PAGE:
The Sign of the Cross
Between 1990 and 1994, Colm Tóibín made a series of trips through Catholic Europe. His journey led him into close contact with people from all walks of life, from priests to politicians, from the intellectually open to the spiritually bigoted. He then set down his impressions in The Sign of the Cross, a beautifully written book filled with personal detail set within its historical context.
Colm Tóibín writes beautifully in a spare style that allows for plain description, high humour and effects that are carefully toned. He is at once an honest, uncertain pilgrim with a press card and a sense of devilment, and a son on an Oedipal trail.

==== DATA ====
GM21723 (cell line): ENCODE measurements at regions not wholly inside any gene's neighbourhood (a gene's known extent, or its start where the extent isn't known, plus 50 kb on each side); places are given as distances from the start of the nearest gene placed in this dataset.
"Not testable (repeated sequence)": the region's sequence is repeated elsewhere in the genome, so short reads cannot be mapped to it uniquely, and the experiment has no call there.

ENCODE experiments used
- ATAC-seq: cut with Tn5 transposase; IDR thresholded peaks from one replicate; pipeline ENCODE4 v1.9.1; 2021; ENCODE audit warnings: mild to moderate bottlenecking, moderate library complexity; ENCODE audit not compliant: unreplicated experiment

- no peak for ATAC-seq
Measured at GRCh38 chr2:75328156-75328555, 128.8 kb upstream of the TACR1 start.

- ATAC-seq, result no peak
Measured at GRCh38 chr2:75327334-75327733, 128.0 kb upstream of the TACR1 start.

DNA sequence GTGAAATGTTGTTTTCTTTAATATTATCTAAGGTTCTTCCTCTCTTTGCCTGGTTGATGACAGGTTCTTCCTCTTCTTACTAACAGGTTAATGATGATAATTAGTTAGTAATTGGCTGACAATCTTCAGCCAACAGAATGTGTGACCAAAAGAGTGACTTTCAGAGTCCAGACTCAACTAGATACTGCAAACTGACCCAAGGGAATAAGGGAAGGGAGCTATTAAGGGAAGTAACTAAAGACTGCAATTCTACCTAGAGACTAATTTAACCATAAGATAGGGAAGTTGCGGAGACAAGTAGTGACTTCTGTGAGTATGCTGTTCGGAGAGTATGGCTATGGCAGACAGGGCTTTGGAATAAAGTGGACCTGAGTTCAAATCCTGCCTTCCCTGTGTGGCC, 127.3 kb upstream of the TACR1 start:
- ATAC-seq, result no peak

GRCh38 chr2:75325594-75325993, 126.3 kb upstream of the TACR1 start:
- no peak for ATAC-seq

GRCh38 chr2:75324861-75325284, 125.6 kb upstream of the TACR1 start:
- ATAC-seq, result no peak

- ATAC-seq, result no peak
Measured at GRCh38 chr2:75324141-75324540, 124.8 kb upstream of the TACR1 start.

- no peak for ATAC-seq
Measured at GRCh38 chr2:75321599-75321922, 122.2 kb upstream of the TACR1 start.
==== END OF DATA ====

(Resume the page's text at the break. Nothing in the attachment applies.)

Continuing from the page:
A mixture of autobiography, travelogue and journalism which tantalizes the reader with what it withholds as much as it entertains and instructs with what it describes . . . The Sign of the Cross, like all good writing, is a treat.
Independent on Sunday
This book describing Colm Tóibín’s journey is written with the novelist’s familiar clarity and wisdom. It is as much a record of the European Catholic psyche in different political climates as it is an introspective pilgrimage to see what stuff Tóibín’s own faith is made of.